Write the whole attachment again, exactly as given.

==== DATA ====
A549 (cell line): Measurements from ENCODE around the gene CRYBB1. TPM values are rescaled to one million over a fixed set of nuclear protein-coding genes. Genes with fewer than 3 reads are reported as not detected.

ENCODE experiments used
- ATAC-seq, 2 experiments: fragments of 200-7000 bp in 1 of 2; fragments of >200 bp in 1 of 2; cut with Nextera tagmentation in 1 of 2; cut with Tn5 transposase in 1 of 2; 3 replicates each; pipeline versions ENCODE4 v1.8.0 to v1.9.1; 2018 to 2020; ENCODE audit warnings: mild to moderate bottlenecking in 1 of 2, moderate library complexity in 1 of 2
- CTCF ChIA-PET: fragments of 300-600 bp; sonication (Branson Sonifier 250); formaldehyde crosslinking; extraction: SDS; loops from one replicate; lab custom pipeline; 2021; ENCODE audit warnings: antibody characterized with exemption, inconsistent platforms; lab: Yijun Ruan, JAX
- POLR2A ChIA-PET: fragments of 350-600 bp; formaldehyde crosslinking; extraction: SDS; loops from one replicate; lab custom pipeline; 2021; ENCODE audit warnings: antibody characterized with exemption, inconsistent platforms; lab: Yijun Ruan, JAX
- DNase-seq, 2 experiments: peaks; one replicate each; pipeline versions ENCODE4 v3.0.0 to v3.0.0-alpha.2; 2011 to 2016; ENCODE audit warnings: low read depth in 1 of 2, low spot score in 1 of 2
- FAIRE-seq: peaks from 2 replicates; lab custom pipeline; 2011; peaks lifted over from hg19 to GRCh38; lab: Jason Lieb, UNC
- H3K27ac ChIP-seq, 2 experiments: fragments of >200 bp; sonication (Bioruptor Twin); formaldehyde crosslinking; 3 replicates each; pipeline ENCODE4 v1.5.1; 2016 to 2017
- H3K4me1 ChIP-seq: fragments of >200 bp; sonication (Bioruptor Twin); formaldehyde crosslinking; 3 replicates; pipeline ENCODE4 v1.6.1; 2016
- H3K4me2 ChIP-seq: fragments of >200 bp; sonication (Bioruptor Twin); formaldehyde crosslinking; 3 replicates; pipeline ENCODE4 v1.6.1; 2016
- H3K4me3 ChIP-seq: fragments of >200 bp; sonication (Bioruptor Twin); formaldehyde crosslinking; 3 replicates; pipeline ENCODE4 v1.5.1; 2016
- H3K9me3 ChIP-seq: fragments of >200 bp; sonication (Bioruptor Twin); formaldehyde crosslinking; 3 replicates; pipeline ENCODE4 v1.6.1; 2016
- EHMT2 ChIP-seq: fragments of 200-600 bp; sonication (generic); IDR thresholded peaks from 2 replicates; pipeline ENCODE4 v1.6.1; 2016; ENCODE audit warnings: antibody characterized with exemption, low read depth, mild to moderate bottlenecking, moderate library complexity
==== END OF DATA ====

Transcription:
A549 (cell line): Measurements from ENCODE around the gene CRYBB1. TPM values are rescaled to one million over a fixed set of nuclear protein-coding genes. Genes with fewer than 3 reads are reported as not detected.

ENCODE experiments used
- ATAC-seq, 2 experiments: fragments of 200-7000 bp in 1 of 2; fragments of >200 bp in 1 of 2; cut with Nextera tagmentation in 1 of 2; cut with Tn5 transposase in 1 of 2; 3 replicates each; pipeline versions ENCODE4 v1.8.0 to v1.9.1; 2018 to 2020; ENCODE audit warnings: mild to moderate bottlenecking in 1 of 2, moderate library complexity in 1 of 2
- CTCF ChIA-PET: fragments of 300-600 bp; sonication (Branson Sonifier 250); formaldehyde crosslinking; extraction: SDS; loops from one replicate; lab custom pipeline; 2021; ENCODE audit warnings: antibody characterized with exemption, inconsistent platforms; lab: Yijun Ruan, JAX
- POLR2A ChIA-PET: fragments of 350-600 bp; formaldehyde crosslinking; extraction: SDS; loops from one replicate; lab custom pipeline; 2021; ENCODE audit warnings: antibody characterized with exemption, inconsistent platforms; lab: Yijun Ruan, JAX
- DNase-seq, 2 experiments: peaks; one replicate each; pipeline versions ENCODE4 v3.0.0 to v3.0.0-alpha.2; 2011 to 2016; ENCODE audit warnings: low read depth in 1 of 2, low spot score in 1 of 2
- FAIRE-seq: peaks from 2 replicates; lab custom pipeline; 2011; peaks lifted over from hg19 to GRCh38; lab: Jason Lieb, UNC
- H3K27ac ChIP-seq, 2 experiments: fragments of >200 bp; sonication (Bioruptor Twin); formaldehyde crosslinking; 3 replicates each; pipeline ENCODE4 v1.5.1; 2016 to 2017
- H3K4me1 ChIP-seq: fragments of >200 bp; sonication (Bioruptor Twin); formaldehyde crosslinking; 3 replicates; pipeline ENCODE4 v1.6.1; 2016
- H3K4me2 ChIP-seq: fragments of >200 bp; sonication (Bioruptor Twin); formaldehyde crosslinking; 3 replicates; pipeline ENCODE4 v1.6.1; 2016
- H3K4me3 ChIP-seq: fragments of >200 bp; sonication (Bioruptor Twin); formaldehyde crosslinking; 3 replicates; pipeline ENCODE4 v1.5.1; 2016
- H3K9me3 ChIP-seq: fragments of >200 bp; sonication (Bioruptor Twin); formaldehyde crosslinking; 3 replicates; pipeline ENCODE4 v1.6.1; 2016
- EHMT2 ChIP-seq: fragments of 200-600 bp; sonication (generic); IDR thresholded peaks from 2 replicates; pipeline ENCODE4 v1.6.1; 2016; ENCODE audit warnings: antibody characterized with exemption, low read depth, mild to moderate bottlenecking, moderate library complexity